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Stephen Ministers care for those seeking help in all lifes crises
Area churches in Gainesville have program available
Bruce Johnson, left, and Bruce Doll are leaders in Stephen Ministry at Gainesville First United Methodist Church and First Presbyterian Church in Gainesville, respectively. The program is one-to-one counseling from lay people to provide high-quality, confidential, Christ-centered care to people who are hurting. During the weekly hourlong meeting, Stephen Ministers remember to have empty chair to represent God being there, said the Rev. Bruce Fields, the associate pastor of pastoral care at First Baptist Church and a Stephen Minister and Leader at the church.

Stephen Ministry Definitions

  • A Stephen Minister is lay person who provides one-to-one Christian care to hurting people.
  • A Stephen Leader is a pastor, church staffer or other lay leader who directs the Stephen Ministry in the church and trains Stephen Ministers in their congregation. 
  • A care receiver is a hurting individual who receives care from a Stephen Minister.
  • The name is based on Stephen from the book of Acts in the New Testament. Stephen was chosedn to provide caring ministry to those in need. 
  • Note: Stephen ministers are not professional counselor and the program is not designed for people who need professional help.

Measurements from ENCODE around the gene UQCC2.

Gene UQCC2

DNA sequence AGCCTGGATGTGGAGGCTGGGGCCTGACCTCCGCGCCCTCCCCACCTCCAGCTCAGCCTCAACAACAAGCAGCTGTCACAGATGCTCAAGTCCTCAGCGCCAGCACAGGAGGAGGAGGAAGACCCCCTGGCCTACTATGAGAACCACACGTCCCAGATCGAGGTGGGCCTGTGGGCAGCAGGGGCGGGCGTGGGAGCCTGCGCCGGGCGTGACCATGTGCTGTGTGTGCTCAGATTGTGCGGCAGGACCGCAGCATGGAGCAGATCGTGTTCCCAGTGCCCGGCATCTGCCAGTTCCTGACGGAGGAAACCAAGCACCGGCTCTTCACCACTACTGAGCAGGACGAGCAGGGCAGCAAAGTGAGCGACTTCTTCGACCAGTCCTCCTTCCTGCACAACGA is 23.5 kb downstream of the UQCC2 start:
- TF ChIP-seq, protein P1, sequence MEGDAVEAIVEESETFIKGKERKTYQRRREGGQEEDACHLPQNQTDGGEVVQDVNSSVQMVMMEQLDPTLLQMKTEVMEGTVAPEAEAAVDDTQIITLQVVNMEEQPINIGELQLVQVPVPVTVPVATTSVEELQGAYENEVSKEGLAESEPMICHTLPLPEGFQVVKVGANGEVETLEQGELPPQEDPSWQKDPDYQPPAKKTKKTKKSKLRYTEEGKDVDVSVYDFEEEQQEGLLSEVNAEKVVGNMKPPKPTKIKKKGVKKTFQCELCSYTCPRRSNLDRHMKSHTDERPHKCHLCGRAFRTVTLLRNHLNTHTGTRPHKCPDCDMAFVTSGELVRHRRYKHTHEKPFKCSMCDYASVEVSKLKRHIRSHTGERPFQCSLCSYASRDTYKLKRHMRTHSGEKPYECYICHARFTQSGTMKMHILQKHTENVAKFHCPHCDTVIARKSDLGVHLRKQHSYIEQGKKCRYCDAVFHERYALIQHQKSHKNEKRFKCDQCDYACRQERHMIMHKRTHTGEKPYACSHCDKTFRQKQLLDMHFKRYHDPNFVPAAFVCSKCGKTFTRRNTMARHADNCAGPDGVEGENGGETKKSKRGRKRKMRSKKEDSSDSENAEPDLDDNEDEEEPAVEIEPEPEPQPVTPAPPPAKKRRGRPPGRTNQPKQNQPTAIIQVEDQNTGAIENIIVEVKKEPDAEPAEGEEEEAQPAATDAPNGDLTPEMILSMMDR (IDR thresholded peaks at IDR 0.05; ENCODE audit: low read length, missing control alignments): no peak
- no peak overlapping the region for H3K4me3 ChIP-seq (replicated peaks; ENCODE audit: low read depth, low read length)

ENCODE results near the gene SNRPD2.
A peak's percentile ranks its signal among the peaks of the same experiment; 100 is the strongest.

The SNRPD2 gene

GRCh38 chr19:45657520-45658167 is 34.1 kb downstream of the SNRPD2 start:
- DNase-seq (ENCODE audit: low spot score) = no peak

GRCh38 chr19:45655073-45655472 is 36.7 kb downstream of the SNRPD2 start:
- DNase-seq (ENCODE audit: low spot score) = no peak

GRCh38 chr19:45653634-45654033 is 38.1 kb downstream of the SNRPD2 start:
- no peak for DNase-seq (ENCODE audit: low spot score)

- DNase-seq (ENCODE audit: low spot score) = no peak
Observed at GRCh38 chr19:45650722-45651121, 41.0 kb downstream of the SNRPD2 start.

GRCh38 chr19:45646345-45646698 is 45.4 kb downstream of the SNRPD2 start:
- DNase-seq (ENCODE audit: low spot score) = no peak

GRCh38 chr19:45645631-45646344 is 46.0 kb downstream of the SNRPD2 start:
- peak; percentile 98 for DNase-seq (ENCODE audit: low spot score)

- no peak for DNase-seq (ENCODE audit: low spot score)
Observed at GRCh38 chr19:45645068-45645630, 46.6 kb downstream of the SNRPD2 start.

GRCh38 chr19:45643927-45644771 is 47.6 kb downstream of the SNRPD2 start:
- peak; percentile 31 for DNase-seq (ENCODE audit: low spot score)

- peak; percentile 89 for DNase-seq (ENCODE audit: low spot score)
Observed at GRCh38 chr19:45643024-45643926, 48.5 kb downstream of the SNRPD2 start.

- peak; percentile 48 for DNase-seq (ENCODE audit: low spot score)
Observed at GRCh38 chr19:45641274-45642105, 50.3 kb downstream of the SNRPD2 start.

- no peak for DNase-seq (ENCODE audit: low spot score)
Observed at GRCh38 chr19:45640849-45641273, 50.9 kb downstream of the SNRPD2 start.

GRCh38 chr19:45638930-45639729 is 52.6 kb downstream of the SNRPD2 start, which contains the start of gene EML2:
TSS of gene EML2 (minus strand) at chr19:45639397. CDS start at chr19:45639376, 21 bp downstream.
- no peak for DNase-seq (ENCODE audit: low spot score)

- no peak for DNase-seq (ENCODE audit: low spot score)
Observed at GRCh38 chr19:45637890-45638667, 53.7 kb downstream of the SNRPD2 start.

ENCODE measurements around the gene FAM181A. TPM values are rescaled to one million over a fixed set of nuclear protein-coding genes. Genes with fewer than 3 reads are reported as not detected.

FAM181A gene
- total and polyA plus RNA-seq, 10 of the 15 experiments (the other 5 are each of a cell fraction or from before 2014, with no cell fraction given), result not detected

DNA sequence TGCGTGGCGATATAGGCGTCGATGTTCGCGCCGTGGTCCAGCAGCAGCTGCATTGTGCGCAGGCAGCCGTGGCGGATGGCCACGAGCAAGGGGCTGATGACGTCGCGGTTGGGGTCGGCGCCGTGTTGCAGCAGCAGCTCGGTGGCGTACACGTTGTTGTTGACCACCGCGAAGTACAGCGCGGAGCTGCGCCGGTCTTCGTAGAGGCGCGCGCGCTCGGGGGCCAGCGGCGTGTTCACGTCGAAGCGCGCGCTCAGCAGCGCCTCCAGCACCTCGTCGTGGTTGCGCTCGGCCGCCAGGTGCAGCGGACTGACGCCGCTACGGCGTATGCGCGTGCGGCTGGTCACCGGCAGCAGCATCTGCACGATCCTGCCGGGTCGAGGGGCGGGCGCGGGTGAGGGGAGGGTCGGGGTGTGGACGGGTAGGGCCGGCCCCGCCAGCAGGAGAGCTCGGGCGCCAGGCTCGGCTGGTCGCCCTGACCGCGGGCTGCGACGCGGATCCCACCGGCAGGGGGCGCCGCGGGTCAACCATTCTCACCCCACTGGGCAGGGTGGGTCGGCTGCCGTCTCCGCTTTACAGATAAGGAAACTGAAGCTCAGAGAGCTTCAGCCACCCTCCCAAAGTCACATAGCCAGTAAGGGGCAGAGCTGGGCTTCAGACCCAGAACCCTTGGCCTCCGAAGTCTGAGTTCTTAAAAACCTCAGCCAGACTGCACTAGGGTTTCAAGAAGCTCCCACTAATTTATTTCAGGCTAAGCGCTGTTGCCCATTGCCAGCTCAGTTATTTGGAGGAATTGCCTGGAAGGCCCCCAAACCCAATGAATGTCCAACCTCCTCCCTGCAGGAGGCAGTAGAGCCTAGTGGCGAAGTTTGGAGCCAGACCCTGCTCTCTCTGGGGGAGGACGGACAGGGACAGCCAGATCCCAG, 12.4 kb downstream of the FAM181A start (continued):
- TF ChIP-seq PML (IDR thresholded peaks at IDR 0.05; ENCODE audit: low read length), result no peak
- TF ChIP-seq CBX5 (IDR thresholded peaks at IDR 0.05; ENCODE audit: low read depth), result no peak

• A Stephen Minister undergoes 50 hours of training in topics such as listening, feelings, assertiveness, confidentiality and ministering to people in situations like divorce, terminal illness, grief and childbirth.
  • A Stephen Minister is assigned to only one care receiver of the same gender at a time and meets with that person for an hour each week.
  • Stephen Ministers meet twice monthly for supervision and continuing education.
  • Stephen Ministers usually commit to three years of service.

About 20 years ago, a crisis struck Bruce Johnson and his family. And its impact on his daily life was acute.

“I was thinking about it all of the time,” the 74-year-old Gainesville man said. “I was missing exits off the interstate (while driving). I wasn’t being the husband and father I could be. ... I lost my focus.”

To find his way out of his fog, Johnson approached his church’s minister for help. The pastor asked Johnson to meet with a Stephen minister. He agreed and believed it was the best decision.

“I would say it helped me get my life back,” Johnson said. “I was more relaxed. I was more joyful. I was having more fun. I was able to care for my family members the way I did before.”

Johnson is one of many men and women who the Stephen Ministry program has helped since its inception in 1975 in St. Louis, Mo.

The Stephen Ministry offers one-on-one counseling from trained lay members to people struggling with transitions in life, said the Rev. Bruce Fields, associate pastor of pastoral care for 25 years at First Baptist Church off Green Street in Gainesville. For example, people seek help to deal with grief after losing a loved one whether through death or divorce. Others may need help while going through a job crisis.

“And some older folks may be going through loneliness,” Fields said. “Or they may be moving from their home into a care facility.”

These life transitions create fear and uncertainty as a person’s security is shaken.

“And we need someone to help us walk through the changes instead of dealing with it on our own,” said Fields, who is a trained Stephen Minister and Stephen Leader.